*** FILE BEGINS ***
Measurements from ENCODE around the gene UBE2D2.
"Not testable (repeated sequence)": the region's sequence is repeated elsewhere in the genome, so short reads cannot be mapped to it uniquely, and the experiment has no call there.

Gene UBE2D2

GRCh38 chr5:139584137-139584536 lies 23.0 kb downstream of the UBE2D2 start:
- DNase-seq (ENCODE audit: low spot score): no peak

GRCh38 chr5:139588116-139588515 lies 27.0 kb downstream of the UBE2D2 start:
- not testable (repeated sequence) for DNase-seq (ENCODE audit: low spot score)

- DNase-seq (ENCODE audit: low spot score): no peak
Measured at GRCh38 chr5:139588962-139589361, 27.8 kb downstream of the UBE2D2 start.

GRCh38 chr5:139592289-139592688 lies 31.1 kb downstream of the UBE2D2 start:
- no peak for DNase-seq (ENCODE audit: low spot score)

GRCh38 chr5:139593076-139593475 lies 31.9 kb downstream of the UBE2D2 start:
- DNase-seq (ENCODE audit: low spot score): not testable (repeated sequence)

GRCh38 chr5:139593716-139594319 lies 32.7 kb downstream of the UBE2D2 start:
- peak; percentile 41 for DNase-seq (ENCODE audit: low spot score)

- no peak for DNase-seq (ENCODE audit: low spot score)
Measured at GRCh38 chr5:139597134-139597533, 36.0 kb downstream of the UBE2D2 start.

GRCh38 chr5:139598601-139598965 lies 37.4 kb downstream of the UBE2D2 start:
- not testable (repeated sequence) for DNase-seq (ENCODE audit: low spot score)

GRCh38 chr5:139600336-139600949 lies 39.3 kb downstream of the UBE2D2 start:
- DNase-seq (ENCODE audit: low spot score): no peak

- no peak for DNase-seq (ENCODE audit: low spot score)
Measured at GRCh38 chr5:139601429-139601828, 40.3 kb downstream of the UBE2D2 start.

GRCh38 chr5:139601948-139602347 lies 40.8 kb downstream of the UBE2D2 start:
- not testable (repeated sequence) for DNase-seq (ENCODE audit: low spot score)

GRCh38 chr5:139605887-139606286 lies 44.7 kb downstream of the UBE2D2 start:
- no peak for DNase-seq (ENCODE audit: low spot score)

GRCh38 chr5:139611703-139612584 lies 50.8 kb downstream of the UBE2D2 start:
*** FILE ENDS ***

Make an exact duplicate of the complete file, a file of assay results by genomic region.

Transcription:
Measurements from ENCODE around the gene UBE2D2.
"Not testable (repeated sequence)": the region's sequence is repeated elsewhere in the genome, so short reads cannot be mapped to it uniquely, and the experiment has no call there.

Gene UBE2D2

GRCh38 chr5:139584137-139584536 lies 23.0 kb downstream of the UBE2D2 start:
- DNase-seq (ENCODE audit: low spot score): no peak

GRCh38 chr5:139588116-139588515 lies 27.0 kb downstream of the UBE2D2 start:
- not testable (repeated sequence) for DNase-seq (ENCODE audit: low spot score)

- DNase-seq (ENCODE audit: low spot score): no peak
Measured at GRCh38 chr5:139588962-139589361, 27.8 kb downstream of the UBE2D2 start.

GRCh38 chr5:139592289-139592688 lies 31.1 kb downstream of the UBE2D2 start:
- no peak for DNase-seq (ENCODE audit: low spot score)

GRCh38 chr5:139593076-139593475 lies 31.9 kb downstream of the UBE2D2 start:
- DNase-seq (ENCODE audit: low spot score): not testable (repeated sequence)

GRCh38 chr5:139593716-139594319 lies 32.7 kb downstream of the UBE2D2 start:
- peak; percentile 41 for DNase-seq (ENCODE audit: low spot score)

- no peak for DNase-seq (ENCODE audit: low spot score)
Measured at GRCh38 chr5:139597134-139597533, 36.0 kb downstream of the UBE2D2 start.

GRCh38 chr5:139598601-139598965 lies 37.4 kb downstream of the UBE2D2 start:
- not testable (repeated sequence) for DNase-seq (ENCODE audit: low spot score)

GRCh38 chr5:139600336-139600949 lies 39.3 kb downstream of the UBE2D2 start:
- DNase-seq (ENCODE audit: low spot score): no peak

- no peak for DNase-seq (ENCODE audit: low spot score)
Measured at GRCh38 chr5:139601429-139601828, 40.3 kb downstream of the UBE2D2 start.

GRCh38 chr5:139601948-139602347 lies 40.8 kb downstream of the UBE2D2 start:
- not testable (repeated sequence) for DNase-seq (ENCODE audit: low spot score)

GRCh38 chr5:139605887-139606286 lies 44.7 kb downstream of the UBE2D2 start:
- no peak for DNase-seq (ENCODE audit: low spot score)

GRCh38 chr5:139611703-139612584 lies 50.8 kb downstream of the UBE2D2 start: